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Phonology: Definition, Rules & Examples

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  • 0:01 Phonology Defined
  • 0:46 Phonetics vs. Phonology
  • 1:04 Phonological Rules
  • 2:48 Phonological Rule Examples
  • 3:33 Lesson Summary
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Lesson Transcript
Instructor: Derek Hughes
All languages follow a specific set of rules that determine how we sound when speaking. The study of these rules is called phonology. This lesson will introduce you to phonology and provide several examples of phonological processes.

Phonology Defined

Try saying the word 'helps' out loud, paying close attention to the final sound of the word. After that, say the word 'crabs' out loud, again paying attention to the final sound. After getting over the embarrassment of talking to yourself (especially if you're in a crowded place!), what did you notice about the final sounds of these words?

If you said that they are different, you're absolutely correct! In 'helps', the final sound is pronounced like you would expect the letter 's' to sound. However, in 'crabs', the ending should have sounded more like a 'z'. The reasoning for this change can be found through the use of phonology, which is the study of speech sounds and how they change depending on certain situations or placements in syllables, words, and sentences.

Phonetics vs. Phonology

You may have also heard of something called phonetics, which is the study of speech sounds as they stand in isolation. The key difference between phonetics and phonology is that phonology is more focused on how speech sounds change and behave when in a syllable, word, or sentence, as opposed to when spoken in isolation.

Phonological Rules

One of the main components of phonology is the study and discovery of phonological rules. Rules are the way phonologists predict how a speech sound will change depending on its position in various speech environments. For example, the final 's' sounds in 'helps' and 'crabs' follow a simple-to-understand phonological rule. In these words, the 's' sound changes depending on what speech sound immediately precedes it.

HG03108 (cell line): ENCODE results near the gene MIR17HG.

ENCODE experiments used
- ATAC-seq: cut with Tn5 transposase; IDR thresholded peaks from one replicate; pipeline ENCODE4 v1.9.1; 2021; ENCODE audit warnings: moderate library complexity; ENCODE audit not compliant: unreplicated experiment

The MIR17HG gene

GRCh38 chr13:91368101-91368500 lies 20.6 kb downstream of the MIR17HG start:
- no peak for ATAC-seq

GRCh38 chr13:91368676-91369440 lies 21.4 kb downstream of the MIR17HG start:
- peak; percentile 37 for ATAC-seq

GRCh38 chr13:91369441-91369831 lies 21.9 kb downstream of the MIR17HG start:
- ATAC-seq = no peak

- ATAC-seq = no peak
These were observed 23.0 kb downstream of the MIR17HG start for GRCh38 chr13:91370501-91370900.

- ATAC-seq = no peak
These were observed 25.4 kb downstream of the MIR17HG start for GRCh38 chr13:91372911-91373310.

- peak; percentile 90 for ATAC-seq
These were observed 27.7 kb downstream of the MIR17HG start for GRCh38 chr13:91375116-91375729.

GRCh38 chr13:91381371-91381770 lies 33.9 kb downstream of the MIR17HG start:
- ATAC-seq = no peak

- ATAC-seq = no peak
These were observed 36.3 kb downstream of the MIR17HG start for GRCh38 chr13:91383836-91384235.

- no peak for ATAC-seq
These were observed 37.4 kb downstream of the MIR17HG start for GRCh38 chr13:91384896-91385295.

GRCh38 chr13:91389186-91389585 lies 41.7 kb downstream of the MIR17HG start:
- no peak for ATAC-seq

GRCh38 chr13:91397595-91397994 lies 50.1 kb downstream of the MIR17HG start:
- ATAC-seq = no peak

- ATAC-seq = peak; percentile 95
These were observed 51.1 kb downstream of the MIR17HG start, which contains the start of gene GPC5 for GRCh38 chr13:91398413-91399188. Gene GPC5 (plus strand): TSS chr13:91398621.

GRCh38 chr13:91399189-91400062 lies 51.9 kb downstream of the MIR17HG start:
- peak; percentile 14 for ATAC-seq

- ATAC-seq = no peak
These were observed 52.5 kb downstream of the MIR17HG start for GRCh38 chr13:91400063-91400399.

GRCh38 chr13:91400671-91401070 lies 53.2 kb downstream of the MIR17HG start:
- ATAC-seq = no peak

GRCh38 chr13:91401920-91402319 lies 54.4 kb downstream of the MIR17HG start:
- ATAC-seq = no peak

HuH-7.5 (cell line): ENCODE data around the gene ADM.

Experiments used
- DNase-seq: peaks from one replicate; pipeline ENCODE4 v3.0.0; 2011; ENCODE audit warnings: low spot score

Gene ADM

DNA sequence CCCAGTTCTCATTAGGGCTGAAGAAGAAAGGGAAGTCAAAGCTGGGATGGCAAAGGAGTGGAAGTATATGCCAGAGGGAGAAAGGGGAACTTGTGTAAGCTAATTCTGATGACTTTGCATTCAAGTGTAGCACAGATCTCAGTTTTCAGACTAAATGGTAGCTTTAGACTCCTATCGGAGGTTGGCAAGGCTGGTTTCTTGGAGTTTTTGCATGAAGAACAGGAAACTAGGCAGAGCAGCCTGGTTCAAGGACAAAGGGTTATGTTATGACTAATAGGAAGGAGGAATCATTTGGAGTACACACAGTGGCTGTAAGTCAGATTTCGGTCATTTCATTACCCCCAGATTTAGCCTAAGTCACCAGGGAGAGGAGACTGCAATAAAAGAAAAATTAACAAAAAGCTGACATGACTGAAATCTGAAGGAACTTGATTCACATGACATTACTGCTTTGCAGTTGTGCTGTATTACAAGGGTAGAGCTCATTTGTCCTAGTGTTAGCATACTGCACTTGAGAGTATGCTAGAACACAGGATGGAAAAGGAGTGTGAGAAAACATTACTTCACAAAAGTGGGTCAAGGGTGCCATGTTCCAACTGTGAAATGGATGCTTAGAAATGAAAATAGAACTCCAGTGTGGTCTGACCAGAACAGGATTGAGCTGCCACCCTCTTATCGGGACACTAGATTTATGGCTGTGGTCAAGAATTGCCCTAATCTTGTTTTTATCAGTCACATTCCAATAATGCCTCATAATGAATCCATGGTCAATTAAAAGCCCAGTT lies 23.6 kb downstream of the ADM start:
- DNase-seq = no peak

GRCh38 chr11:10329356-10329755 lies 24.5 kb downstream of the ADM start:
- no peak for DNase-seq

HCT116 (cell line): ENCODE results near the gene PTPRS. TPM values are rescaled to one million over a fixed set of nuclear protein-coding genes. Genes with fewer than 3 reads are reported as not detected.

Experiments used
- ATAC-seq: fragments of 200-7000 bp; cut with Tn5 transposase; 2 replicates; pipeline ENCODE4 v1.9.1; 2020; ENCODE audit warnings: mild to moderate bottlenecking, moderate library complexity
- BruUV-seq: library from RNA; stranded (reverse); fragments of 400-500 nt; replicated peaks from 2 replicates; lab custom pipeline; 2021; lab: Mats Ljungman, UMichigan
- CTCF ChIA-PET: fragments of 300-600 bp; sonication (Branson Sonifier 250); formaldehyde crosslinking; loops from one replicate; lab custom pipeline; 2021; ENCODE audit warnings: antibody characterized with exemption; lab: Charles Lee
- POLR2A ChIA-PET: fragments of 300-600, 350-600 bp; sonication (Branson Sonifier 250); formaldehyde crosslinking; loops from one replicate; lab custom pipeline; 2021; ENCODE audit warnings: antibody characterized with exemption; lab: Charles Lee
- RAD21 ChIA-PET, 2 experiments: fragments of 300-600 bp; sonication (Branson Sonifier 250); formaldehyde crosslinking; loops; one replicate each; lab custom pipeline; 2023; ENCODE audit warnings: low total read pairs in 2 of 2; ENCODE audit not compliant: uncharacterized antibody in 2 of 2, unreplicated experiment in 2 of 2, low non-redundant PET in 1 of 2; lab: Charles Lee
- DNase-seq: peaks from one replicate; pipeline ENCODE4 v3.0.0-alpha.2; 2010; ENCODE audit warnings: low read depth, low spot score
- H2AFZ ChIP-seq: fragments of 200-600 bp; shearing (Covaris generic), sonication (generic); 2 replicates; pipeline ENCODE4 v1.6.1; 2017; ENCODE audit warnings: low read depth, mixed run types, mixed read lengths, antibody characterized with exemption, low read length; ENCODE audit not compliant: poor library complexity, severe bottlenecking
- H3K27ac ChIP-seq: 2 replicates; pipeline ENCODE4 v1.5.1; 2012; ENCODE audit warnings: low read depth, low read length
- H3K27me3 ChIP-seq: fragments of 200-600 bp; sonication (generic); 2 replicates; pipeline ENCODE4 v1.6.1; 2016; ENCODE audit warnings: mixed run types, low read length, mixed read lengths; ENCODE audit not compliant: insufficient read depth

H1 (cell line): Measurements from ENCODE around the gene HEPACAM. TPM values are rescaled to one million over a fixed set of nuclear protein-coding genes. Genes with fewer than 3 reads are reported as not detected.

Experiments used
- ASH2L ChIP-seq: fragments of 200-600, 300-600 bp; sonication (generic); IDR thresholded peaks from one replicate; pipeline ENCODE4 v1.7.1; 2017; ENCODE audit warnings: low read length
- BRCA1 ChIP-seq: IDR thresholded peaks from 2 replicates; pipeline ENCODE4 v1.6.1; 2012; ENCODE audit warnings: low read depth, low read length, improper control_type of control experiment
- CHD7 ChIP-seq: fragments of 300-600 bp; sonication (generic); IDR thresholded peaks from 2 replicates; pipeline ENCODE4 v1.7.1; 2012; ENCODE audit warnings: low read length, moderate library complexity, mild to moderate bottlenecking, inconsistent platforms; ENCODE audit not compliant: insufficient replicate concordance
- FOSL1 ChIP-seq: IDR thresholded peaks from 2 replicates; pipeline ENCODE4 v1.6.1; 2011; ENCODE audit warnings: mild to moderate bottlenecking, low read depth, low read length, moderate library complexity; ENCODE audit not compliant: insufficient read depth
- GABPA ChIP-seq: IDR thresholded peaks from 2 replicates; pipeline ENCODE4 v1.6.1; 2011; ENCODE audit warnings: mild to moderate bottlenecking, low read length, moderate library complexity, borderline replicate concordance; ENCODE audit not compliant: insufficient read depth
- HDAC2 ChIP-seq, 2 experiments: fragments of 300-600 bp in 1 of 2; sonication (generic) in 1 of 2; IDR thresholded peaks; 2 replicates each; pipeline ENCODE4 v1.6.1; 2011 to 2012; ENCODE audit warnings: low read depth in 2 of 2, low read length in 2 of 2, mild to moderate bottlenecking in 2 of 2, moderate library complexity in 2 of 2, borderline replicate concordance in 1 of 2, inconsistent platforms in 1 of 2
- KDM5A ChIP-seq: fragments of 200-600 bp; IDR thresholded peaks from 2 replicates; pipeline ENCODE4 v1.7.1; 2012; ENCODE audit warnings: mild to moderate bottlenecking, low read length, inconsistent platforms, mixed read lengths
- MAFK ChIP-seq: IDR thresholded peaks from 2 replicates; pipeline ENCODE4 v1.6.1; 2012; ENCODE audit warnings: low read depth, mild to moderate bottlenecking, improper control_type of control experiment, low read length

Let's take a second and speak the following words out loud, paying close attention to the final 's' sound and the sounds immediately preceding it. (Hint: Put two fingers on your throat as you pronounce the final sound and the sound immediately before it. See if you can notice what happens.)

  • Helps
  • Crabs
  • Sits
  • Looks
  • Words
  • Gloves

Again, recover from whatever embarrassment you might feel about talking to yourself, now with the added activity of touching your throat as you spoke. Good? Okay. You may have noticed that in the words 'crabs', 'words', and 'gloves', your throat vibrated as you said the final sound and the sound right before it. (This means those sounds are voiced, but that's a bit too complex for this introduction.) However, in the words 'helps', 'sits', and 'looks', your throat did not vibrate as you said the final two sounds.

If you noticed this, then guess what? You are now an amateur phonologist because you just discovered your very first phonological rule! This rule basically states that, depending on the preceding sound, 's' sounds at the end of the word will either be voiced (make your throat vibrate) or voiceless (no vibration).

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